A self-styled eminent persons’ group of business lobbyists and local body politicians yesterday challenged the Government to abandon its hands-off approach to electricity regulation and “pause” power transmission price changes which would see some parts of New Zealand pay more for their power.
Later in Parliament the acting Prime Minister sounded hesitant when questioned about the charges.
The group – which included Federated Farmers and the Auckland Employers and Manufacturers’ Association — called for a return to the “socialisation” of charges for utilities like electricity, telecommunications and roads.
By that, they meant that the total cost of a network should be spread evenly across all citizens.
Counties Power CEO, Sheridan Broadbent said that for the past 150 years the benefits of cost socialisation had made New Zealand successful.
“This is not a time to be changing the history of cost socialisation,” she said.
“It’s worked for telecommunications; it has worked for roads, and it’s worked for rail.
“So we don’t understand, and our primary producers don’t understand why this ahs to change.”
This row has been brewing since the Electricity Authority published its proposals to change the way consumers pay for the cost of the transmission network.
Simply, it proposed that prices would go up the further away a consumer was from the generators.
The Electricity Authority has published a “heat map” showing the largest increases in dark red and the largest gains in dark green.
It is self-explanatory – price reductions in the south; price increases in the north.
Unfortunately (for National) the impact of that will hit hardest on Auckland and the north.
That’s likely to be ground zero for the next election campaign.
It was no co-incidence that NZ First’s Deputy Leader, Ron Mark was at the press conference held by the group even though his home base of the Wairarapa could see a reduction in charges.
But Mark was filling in for NZ First Leader, Winston Peters, whose Northland electorate would see some of the biggest price increases.
Even the Far North Mayor, John Carter, a former National Minister and Chief Whip who played a very active role in the by-election campaign against Peters, says that the proposed charges would help Peters hold the seat.
“It’s the sort of thing that could have a quite significant political impact, no question about that, ” he told POLITIK.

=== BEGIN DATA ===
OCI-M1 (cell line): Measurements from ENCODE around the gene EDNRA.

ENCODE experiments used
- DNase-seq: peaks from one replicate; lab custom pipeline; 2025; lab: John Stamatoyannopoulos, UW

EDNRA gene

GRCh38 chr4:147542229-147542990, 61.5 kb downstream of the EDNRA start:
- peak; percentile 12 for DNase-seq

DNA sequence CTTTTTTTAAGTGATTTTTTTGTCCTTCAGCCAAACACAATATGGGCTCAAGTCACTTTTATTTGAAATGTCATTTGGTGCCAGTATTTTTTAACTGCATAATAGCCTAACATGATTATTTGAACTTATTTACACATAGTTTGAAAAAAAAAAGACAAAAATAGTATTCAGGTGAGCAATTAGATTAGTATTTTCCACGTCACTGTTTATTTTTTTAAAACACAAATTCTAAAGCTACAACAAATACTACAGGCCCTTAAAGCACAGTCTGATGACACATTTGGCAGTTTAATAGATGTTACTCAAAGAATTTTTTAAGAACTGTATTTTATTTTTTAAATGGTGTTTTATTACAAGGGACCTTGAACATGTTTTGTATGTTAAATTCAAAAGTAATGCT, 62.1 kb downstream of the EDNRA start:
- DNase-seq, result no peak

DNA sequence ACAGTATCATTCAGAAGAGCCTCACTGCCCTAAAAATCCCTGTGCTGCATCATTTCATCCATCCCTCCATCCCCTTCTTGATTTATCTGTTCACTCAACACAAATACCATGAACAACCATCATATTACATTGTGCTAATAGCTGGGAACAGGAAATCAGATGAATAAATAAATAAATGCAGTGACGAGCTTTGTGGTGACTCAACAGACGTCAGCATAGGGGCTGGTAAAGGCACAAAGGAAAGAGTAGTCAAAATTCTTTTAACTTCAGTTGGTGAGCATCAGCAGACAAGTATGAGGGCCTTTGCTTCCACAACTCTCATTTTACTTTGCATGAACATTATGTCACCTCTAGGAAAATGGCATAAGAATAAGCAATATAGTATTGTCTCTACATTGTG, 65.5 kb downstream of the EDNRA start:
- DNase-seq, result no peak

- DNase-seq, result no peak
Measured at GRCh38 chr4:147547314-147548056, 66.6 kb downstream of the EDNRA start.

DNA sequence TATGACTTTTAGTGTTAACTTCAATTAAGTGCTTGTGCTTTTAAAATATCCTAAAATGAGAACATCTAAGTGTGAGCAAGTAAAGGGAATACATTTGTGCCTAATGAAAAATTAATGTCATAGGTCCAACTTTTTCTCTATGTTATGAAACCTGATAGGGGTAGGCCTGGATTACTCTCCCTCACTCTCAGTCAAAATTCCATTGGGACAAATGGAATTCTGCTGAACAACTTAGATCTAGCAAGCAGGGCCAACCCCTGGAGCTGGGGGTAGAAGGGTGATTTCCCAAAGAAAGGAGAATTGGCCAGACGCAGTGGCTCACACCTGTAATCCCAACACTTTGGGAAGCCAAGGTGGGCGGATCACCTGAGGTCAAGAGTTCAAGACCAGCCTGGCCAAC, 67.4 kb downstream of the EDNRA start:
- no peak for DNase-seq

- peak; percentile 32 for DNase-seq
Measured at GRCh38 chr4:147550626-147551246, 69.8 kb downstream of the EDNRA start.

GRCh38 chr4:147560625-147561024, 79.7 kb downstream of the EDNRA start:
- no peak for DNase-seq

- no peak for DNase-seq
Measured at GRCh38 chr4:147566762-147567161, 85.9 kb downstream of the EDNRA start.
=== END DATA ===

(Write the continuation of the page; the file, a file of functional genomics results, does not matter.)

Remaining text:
“But I’m sure that the Government are thinking about that sort of stuff.”
What the group want the Government to to do, in the words of the EMA CEO, Kim Campbell, is to “hit the pause button” on the charges.
Though the Electricity Authority is an independent body, there are avenues for the Minister to issue statements to guide the Authority and to ask it to review any industry matter he wants.
Mark questioned acting Prime Minister Bill English about the proposed increases in Parliament shortly after the group finished their press conference.
English subtly avoided the question.
”I cannot recall a time when consumer prices for electricity have been less contentious,” he said.
“ In fact, I believe, under this Minister’s watch, they have been dropping to some extent, which is a pretty major achievement, and I would have thought the member would want to congratulate him on that.”
But the Minister’s reply when asked how hard up families in Northland could deal with another $15.5 million in power charges was more enigmatic.
“All participants in this discussion should take into account the impact on households and businesses—and, in particular, households and businesses in the region.”
That is precisely the point the press conference was making.
However the Electricity Authority has pointed out that things in the north are not quite as straightforward as the press conference, and Mark have made it seem.
The Authority argues that Vector (based in Auckland), Northpower and Top Energy are major beneficiaries of recent major transmission investments in the upper North Island, such as the North Island Grid Upgrade which cost $894 million.
The Authority says the northern charges’increase would reflect the benefits they receive from these investments.
“The Grid Upgrade provides the upper North Island with considerable benefits, both regarding access to lower electricity prices and improved reliability. “
The upgrade means that the north can now access cheaper power from the south rather than having to use power from the high-cost Southdown and Otahuhu power stations which have now been closed.
Northern power consumers also use much less power than southerners.
The Authority says Top Energy (based in Kerikeri) consumers use only 69% of the annual consumption of a Christchurch-based Orion consumer.
Under the proposals, the Top Energy consumer could pay around $90 a year more whereas an Orion consumer would get a $50 discount.
That’s the political problem with the proposal.
It pits region against region.
Carter also says it would be devastating for the North which already has the highest unemployment in the country.
“For a lot of people it’s a lot of money,” he said.
“It could be the difference between a school uniform, a school trip or even the difference between food on the table.”
Kim Campbell – who chaired the event – took up Ms Broadbent’s theme of socialisation of costs.
“This is not a north-south discussion,” he said.
“Over the years we’ve used the socialisation of cost with highways and now with broadband.
“We’re a nation,
“We don’t live in an economy; we live in a country.
“We share all of these things together, we’ve paid for them, we’ve met the pain together and to suddenly turn the clock back 100 years through some faceless bureaucracy in Wellington is unacceptable.
“It’s time to push the pause button.”
The Authority doesn’t expect the charges to begin applying until 2019 — a gap that the Government may well be grateful for.